What is it?

The vegan diet is one that eliminates the intake of all animal-containing products, and may also be known as a plant-based diet. Although some individuals choose to follow a vegan diet to improve health or lose weight, it is predominantly followed by those that live by a vegan lifestyle, which seeks to exclude (as far as is possible and practicable) all forms of exploitation and cruelty to animals.

What can you eat/not eat?

Fruits Meat
Vegetables Fish
Nuts Shellfish
Grains Eggs
Seeds Milk
Beans Cheese
Pulses Honey
Meat alternatives Gelatine
Dairy alternatives

The Benefits

  • Reduced animal suffering and death

 Currently 56 billion land animals are killed each year for food purposes by humans, as well as over a trillion marine animals. Alongside this, the practices used in the animal industry are largely frowned upon. As 98% of modern farming takes place in factory farming facilities, animals are confined to small spaces (usually in cages), and devoid of exploiting natural behaviors.

In most circumstances, animals are fed an energy-rich unnatural diet so they can fully develop in the shortest amount of time before being slaughtered for meat. Drugs and antibiotics are also used to accelerate this process. Dependent on the type of animal raised, animals are killed between 5 weeks-18 months old, in comparison to their natural lifespan of 8-20 years. Methods of slaughter range from stunning then shooting, bleeding via slitting, and burning by use of a gas chamber.

The milk industry also uses forcible impregnation upon dairy cows, before taking the baby calves away shortly after birth to be sold to the veal industry. In the egg industry, male chicks are considered ‘useless’ and are suffocated, gassed or minced alive at a day old, as they are unable to lay eggs and therefore have no useful role to the industry.

  • A method in which to lose weight

Animal products are typically high in calories, especially red meats and dairy, and once removed from the diet most people will indirectly reduce total energy intake. Plant-based foods, on average, require much larger volumes of food to be consumed to reach the same energy intake (with the exception of nuts). Therefore, a meal switch from meat and dairy to beans and legumes, will reduce caloric intake, and is more likely to put someone in a caloric deficit.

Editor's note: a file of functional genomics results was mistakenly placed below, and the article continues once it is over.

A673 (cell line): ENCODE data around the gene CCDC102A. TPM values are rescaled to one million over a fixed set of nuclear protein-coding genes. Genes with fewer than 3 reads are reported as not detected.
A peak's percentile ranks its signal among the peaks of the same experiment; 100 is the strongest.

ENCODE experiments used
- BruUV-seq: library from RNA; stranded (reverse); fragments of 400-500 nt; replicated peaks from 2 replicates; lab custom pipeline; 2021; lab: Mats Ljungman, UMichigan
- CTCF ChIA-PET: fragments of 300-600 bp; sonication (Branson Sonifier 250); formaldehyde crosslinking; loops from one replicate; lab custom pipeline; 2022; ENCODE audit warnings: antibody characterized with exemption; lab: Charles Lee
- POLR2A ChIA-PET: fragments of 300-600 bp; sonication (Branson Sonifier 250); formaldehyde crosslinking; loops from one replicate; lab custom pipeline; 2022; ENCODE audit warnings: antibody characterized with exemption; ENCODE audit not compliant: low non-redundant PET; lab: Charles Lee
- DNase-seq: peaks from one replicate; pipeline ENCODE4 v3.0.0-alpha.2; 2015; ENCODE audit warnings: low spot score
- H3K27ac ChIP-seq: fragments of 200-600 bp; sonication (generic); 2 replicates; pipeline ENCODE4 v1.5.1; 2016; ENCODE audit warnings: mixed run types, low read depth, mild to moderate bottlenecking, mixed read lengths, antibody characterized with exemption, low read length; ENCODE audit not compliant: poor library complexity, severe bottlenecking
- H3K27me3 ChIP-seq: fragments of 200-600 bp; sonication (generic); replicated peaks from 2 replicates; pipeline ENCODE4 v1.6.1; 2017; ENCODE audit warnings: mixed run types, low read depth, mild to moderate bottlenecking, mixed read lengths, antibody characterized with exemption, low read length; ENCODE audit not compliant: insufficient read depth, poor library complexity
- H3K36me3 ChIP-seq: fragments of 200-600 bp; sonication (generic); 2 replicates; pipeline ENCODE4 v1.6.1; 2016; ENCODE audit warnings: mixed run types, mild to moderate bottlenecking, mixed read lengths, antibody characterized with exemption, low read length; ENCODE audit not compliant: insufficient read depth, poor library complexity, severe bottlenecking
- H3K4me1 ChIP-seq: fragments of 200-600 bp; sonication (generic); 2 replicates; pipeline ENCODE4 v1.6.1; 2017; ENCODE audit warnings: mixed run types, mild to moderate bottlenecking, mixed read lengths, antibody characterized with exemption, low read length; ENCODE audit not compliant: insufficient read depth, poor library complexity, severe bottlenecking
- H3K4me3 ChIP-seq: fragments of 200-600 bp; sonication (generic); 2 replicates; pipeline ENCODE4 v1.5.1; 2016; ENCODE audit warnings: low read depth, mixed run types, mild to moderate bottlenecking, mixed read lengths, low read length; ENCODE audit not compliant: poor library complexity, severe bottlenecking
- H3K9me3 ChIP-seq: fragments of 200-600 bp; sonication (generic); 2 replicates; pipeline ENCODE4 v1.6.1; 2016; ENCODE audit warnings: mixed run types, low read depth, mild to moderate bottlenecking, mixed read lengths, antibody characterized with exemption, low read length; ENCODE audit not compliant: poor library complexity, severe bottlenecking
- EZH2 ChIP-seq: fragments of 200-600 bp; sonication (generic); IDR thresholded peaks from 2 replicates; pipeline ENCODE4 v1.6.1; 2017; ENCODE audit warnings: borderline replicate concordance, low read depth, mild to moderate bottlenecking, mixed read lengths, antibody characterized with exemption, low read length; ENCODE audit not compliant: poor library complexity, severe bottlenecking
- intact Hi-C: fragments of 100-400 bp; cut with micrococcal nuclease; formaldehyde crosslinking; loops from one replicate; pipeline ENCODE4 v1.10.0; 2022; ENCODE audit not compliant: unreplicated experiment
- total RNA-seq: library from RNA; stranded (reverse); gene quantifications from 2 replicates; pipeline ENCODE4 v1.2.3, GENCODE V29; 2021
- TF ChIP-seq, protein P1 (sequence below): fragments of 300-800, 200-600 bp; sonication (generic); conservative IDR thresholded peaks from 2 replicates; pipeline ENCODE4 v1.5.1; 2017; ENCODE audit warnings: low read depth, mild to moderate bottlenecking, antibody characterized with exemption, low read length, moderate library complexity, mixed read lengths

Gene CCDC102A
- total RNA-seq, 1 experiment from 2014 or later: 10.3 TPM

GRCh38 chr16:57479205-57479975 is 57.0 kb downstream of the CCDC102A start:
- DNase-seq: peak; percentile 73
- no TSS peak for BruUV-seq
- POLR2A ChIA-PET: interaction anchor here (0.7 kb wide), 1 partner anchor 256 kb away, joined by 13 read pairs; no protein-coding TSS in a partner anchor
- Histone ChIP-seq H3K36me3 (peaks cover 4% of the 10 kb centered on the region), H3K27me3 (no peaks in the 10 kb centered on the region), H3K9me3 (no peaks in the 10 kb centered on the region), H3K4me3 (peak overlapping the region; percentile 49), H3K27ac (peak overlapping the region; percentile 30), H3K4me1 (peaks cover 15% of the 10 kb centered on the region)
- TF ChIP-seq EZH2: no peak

A vegan diet also causes one to increase their dietary fiber intake dramatically, which will significantly reduce hunger levels throughout the day. A study on 38,000 individuals following different diets found vegans had a significantly reduced Body Mass Index compared to meat-eaters, 24.41 vs 22.49 in men, 23.52 vs 21.98 in women [1]. Another study of 22,000 people tracked weight gain over a 5 year period, with mean weight gain being smaller in vegans compared to meat-eaters (284g vs 389g), and the lowest weight gain seen among those who, during follow-up, had changed to a diet containing fewer animal products (242g) [2].

  • Improved health

The nutrient composition of one’s diet tends to improve once animal products are removed. Studies show that vegans have a significantly lower intake of fat (specifically saturated and trans fat), cholesterol and sodium, as well as a higher intake of dietary fiber, fruits and vegetables [3]. A meta-analysis, based on 15 studies including 60,000 people, concluded that cutting down on saturated fat led to a 17% reduction in the risk of cardiovascular disease, and replacing saturated fats with polyunsaturated fats, seems to reduce our risk of heart and vascular problems [4].

Trans fat have an even stronger link to heart disease, and is even banned as an additive in many countries (previously used in processed foods). Interestingly, countries that stopped the inclusion of artificial trans fats noted a 50% reduced number of deaths due to coronary heart disease [5]. However, trans fat is naturally occurring in meat and dairy products and therefore cannot be removed from the diet whilst containing these items.